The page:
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Preventing head and neck injury
  1. A S McIntosh1,
  2. P McCrory2
  1. 1School of Safety Science, University of New South Wales, Sydney, Australia
  2. 2University of Melbourne, Melbourne, Australia
  1. Correspondence to:
 Dr McIntosh
 University of New South Wales, School of Safety Science, Sydney 2052, Australia; a.mcintoshunsw.edu.au

Abstract

A wide range of head and neck injury risks are present in sport, including catastrophic injury. The literature since 1980 on prevention of head and neck injury in sport was reviewed, focusing on catastrophic and brain injury and identifying the range of injury prevention methods in use. There have been few formal evaluations of injury prevention methods. Approaches that are considered, or have been proven, to be successful in preventing injury include: modification of the baseball; implementation of helmet standards in ice hockey and American football and increased wearing rates; use of full faceguards in ice hockey; changes in rules associated with body contact; implementation of rules to reduce the impact forces in rugby scrums. Helmets and other devices have been shown to reduce the risk of severe head and facial injury, but current designs appear to make little difference to rates of concussion. Research methods involving epidemiological, medical, and human factors are required in combination with biomechanical and technological approaches to reduce further injury risks in sport.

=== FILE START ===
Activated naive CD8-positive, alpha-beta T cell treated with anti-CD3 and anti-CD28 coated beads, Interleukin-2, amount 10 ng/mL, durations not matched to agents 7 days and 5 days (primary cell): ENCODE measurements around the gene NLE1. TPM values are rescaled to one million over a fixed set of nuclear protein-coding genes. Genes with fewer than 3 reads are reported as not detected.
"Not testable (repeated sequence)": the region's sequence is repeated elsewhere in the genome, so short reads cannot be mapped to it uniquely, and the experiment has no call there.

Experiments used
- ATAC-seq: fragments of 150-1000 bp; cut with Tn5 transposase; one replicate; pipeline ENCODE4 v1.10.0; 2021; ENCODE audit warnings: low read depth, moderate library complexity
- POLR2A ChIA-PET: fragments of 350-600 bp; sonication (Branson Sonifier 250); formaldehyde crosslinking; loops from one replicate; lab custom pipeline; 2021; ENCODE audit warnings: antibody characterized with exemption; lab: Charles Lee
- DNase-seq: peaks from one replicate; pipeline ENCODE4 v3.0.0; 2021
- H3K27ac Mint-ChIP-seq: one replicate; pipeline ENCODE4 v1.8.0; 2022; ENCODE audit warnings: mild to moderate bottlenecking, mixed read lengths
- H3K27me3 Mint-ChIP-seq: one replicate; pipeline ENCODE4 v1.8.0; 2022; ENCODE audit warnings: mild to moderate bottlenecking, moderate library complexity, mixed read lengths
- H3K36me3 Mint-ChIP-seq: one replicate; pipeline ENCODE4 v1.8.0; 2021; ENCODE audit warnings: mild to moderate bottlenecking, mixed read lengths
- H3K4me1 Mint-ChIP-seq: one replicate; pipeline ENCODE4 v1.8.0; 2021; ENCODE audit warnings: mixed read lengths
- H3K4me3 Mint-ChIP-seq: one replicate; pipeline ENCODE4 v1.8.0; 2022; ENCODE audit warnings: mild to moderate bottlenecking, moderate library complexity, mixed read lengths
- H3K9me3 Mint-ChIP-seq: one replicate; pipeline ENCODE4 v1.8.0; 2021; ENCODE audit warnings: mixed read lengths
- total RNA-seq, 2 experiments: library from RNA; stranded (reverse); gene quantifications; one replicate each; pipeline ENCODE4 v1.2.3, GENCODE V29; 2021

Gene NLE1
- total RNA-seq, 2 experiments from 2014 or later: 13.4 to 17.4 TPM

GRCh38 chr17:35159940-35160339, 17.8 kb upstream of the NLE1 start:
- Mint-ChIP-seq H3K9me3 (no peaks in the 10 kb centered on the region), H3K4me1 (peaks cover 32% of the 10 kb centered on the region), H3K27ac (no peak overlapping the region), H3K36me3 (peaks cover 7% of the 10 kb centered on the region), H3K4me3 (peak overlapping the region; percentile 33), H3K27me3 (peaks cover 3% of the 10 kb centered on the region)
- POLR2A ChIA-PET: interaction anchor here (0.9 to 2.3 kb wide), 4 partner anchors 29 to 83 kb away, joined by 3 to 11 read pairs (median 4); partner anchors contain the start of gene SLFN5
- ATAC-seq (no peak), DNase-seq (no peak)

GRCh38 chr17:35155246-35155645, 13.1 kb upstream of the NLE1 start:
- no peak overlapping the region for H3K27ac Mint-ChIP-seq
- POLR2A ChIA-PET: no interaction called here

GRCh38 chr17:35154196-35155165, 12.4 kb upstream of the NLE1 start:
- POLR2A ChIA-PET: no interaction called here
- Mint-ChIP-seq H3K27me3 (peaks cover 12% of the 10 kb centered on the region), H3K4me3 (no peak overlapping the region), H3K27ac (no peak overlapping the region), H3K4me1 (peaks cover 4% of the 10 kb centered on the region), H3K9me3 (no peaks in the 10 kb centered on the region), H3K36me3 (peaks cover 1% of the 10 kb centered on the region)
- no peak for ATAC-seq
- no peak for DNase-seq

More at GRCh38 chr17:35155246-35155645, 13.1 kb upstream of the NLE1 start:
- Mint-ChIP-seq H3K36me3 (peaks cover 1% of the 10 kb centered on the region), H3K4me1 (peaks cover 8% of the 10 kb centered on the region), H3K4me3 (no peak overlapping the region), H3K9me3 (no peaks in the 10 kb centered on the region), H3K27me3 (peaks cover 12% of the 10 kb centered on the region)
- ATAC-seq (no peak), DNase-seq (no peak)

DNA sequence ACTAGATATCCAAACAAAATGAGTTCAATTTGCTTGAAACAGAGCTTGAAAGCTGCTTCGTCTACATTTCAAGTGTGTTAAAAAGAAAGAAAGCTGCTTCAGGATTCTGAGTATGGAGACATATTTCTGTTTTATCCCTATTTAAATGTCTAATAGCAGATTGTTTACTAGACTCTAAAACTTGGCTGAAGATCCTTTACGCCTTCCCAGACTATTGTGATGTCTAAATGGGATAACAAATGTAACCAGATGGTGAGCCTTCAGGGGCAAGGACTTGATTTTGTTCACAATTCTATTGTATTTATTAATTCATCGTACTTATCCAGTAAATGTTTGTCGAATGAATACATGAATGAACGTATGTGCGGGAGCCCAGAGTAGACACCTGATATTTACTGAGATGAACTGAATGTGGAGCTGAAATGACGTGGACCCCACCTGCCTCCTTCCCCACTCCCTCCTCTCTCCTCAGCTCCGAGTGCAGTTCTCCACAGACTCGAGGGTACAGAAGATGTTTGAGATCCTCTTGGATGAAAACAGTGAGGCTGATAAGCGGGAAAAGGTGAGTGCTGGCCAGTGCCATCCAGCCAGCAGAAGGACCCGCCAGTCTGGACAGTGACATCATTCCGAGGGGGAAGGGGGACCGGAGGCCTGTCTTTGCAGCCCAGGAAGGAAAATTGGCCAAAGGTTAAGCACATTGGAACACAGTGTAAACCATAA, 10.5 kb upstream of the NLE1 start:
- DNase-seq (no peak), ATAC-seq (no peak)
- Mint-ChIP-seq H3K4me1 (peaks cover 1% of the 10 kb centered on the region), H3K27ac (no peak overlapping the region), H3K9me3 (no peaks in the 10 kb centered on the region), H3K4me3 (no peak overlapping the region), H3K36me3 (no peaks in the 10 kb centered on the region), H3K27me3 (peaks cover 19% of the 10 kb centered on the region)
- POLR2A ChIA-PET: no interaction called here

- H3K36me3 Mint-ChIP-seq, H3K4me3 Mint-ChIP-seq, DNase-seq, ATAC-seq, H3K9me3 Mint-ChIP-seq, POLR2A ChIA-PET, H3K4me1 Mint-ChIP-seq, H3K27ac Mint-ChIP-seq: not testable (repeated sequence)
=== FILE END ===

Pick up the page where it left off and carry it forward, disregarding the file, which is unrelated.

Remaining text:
• head
  • neck
  • injury
  • helmets
  • prevention
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Footnotes

  • Competing interests: none declared

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